Suddenly everyone wants to get up early, an extremely un-Spanish phenomenon far as I´m concerned. This week I started my "Practicas," actual behind-the-wheel driving lessons. This consists of meeting Santi, the teacher, over in Sahagun at 8 a.m., then spending the next 6 hours in the little car with the extra set of pedals on the passenger side, along with two or three other student drivers.
We students take turns driving. First up yesterday was young Nestor, a teenager from Melgar de Arriba. He drove us happily and contentedly to inner-city Leon. We stopped at Trafico HQ for Santi to drop off some paperwork. While we waited outside I congratulated young Nestor on his skills. "You´re almost ready for the exam, no?" I said. "Almost," he said. "I still have some work to do."
Santi came back, Nestor got back in the driver´s seat and was directed into the teeming narrow backstreets of the city, which are invariably parked tight on both sides.
I will not go into details of the series of near misses that ensued, only to liken it to the violent "Grand Theft Auto" video games, or perhaps the old "Herbie" series of Disney laff riots involving a free-will Volkswagen. Nestor and Santi stayed outwardly calm as we swung wide into tiny plazas, skated a good half-inch away from the sides of moving buses, and even once clipped the wing mirror of a parked Mercedes. (I was sitting on the Mercedes side, and watched as it folded closed in slo-mo. They manufacture cars here with the side mirrors on hinges, because they know this is going to happen...the backside of everybody´s mirror is etched in several paint colors.)
Then Nestor left a roundabout at a good clip and wheeled us neatly over a crowded crosswalk and head-first and wrong way up a congested one-way street. Half onto the sidewalk we went, and we´d have headed right up the block that way if Santi hadn´t finally slammed on his brake. The little Renault just about stood up on its nose.
"If this was the exam, you´d have failed just now," Santi said calmly.
We sat a minute, regaining our breathing skills. Santi made sure we were OK. And as young Nestor reversed the car back up the sidewalk and through the crosswalk, Santi gave him The Lecture: "Driving is one of the most dangerous things you can do. You can kill people. You have three other people in this car with you, and maybe they have worthwhile lives. Think about the other people in this car."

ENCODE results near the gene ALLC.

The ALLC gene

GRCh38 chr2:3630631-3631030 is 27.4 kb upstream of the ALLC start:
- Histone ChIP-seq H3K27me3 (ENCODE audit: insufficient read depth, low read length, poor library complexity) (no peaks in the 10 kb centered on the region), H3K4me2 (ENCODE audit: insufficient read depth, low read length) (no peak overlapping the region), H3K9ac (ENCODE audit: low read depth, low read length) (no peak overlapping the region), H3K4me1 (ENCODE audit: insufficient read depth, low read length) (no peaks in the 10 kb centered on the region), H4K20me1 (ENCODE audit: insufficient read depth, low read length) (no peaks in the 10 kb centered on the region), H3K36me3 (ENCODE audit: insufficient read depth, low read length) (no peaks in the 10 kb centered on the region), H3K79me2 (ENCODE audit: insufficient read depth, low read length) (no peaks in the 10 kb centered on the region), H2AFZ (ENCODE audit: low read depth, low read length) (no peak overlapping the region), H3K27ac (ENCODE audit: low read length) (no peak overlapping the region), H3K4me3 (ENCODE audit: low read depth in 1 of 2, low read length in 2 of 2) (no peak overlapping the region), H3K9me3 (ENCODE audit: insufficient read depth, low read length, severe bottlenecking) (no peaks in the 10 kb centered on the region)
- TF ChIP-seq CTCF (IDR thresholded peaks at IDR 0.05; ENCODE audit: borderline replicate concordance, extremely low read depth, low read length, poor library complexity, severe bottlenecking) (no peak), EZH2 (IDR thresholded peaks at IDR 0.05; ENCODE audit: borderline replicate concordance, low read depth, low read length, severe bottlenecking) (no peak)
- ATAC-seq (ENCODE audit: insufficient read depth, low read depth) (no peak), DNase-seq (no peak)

No mention was made of the heaving crowd out there on the sidewalk, which parted slowly as the backside of the Renault came at them. Nestor´s hands were shaking, but he said nothing. Santi directed him to a newer part of town, with wider streets. He told us crosswalks give the pedestrian the right of way, but only if the pedestrians are women -- men get a pass only if they´re accompanying children, or leaning on a cane. Yellow lights supposedly mean slow down or even stop, but if there´s a red light attached, the yellow just means "hurry up." These are practical instructions, he said, "the real life of the road." All the volumes of theory and traffic law we´d ingested over the past weeks were "just theory," he said. "This is Spain, the streets of Spain. Ain´t no theory here."
Finally Nestor was allowed to park the car to give another driver a turn. He didn´t get in the back. He bid us all a breathless "good day" and said he´d catch the train back to Sahagun. He turned and fled on foot into the Streets of Spain.
Susana is still mastering the clutch, and stalled the car several times at critical highway merges and often in the path of oncoming trucks and ambulances. (Automatic transmissions are still considered luxury options in Europe.) She was especially conscious of the pedestrian crowds who seem to gather at such places to gawk at the cars with their Driving School insignia on top. (Sometimes a Guardia Civil patrol parks there, too, just to add some frisson.) Poor Susana, her mobile phone kept ringing from inside her front pocket, filling the car with a tinny top-40 ditty that intoned, over and over, "no, no, no."
Santi said his job doesn´t get on his nerves, but I´m not buying it. As the hours went on and the traffic thickened his deodorant let him down. You could smell the fear.
Me, I did pretty well, considering I´ve been driving almost every day for 23 years. I have some bad habits, Santi said, but in all I drive with more self-control and discipline and precision than he does. I come from a more controlled and disciplined race of people. He said all this to my fellow students, with the unspoken assurance that I could not understand a word. Although I used pretty OK Castellano to tell him of my driving history and to explain that my lessons are in both driving and language, and that he may have to speak more slowly than usual to me... he evidently concluded that I am a retard. He started our instruction by telling me, "This structure over the road is called a bridge, or sometimes a viaduct. Bridge."
Driving Mister Rodgers. OK. I´m getting used to Square One, and it´s not always a bad place to be. I already know how to drive, thank God. And it won´t be me who gets us all flattened beneath a frozen-foods truck.